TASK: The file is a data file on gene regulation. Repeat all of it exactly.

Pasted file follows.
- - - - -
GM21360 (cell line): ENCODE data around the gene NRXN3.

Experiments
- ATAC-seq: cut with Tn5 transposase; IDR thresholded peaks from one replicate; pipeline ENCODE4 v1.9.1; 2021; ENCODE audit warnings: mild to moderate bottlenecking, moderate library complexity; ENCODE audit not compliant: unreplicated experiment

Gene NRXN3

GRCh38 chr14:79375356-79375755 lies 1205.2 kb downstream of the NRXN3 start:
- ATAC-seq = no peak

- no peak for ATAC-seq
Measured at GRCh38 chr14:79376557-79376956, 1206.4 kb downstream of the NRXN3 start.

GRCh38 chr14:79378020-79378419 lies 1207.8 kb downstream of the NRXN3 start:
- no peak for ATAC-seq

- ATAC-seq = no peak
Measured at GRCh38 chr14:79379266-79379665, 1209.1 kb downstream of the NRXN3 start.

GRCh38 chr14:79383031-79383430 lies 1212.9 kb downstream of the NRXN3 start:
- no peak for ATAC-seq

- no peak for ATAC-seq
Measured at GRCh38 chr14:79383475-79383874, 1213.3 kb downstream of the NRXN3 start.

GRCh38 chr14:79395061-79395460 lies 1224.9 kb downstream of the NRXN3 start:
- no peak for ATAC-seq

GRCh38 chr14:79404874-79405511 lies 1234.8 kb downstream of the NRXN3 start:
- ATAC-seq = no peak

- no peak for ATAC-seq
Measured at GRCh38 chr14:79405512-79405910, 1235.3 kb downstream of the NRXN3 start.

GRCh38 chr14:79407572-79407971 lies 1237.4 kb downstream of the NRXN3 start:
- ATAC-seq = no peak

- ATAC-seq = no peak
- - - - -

GM21360 (cell line): ENCODE data around the gene NRXN3.

Experiments
- ATAC-seq: cut with Tn5 transposase; IDR thresholded peaks from one replicate; pipeline ENCODE4 v1.9.1; 2021; ENCODE audit warnings: mild to moderate bottlenecking, moderate library complexity; ENCODE audit not compliant: unreplicated experiment

Gene NRXN3

GRCh38 chr14:79375356-79375755 lies 1205.2 kb downstream of the NRXN3 start:
- ATAC-seq = no peak

- no peak for ATAC-seq
Measured at GRCh38 chr14:79376557-79376956, 1206.4 kb downstream of the NRXN3 start.

GRCh38 chr14:79378020-79378419 lies 1207.8 kb downstream of the NRXN3 start:
- no peak for ATAC-seq

- ATAC-seq = no peak
Measured at GRCh38 chr14:79379266-79379665, 1209.1 kb downstream of the NRXN3 start.

GRCh38 chr14:79383031-79383430 lies 1212.9 kb downstream of the NRXN3 start:
- no peak for ATAC-seq

- no peak for ATAC-seq
Measured at GRCh38 chr14:79383475-79383874, 1213.3 kb downstream of the NRXN3 start.

GRCh38 chr14:79395061-79395460 lies 1224.9 kb downstream of the NRXN3 start:
- no peak for ATAC-seq

GRCh38 chr14:79404874-79405511 lies 1234.8 kb downstream of the NRXN3 start:
- ATAC-seq = no peak

- no peak for ATAC-seq
Measured at GRCh38 chr14:79405512-79405910, 1235.3 kb downstream of the NRXN3 start.

GRCh38 chr14:79407572-79407971 lies 1237.4 kb downstream of the NRXN3 start:
- ATAC-seq = no peak

- ATAC-seq = no peak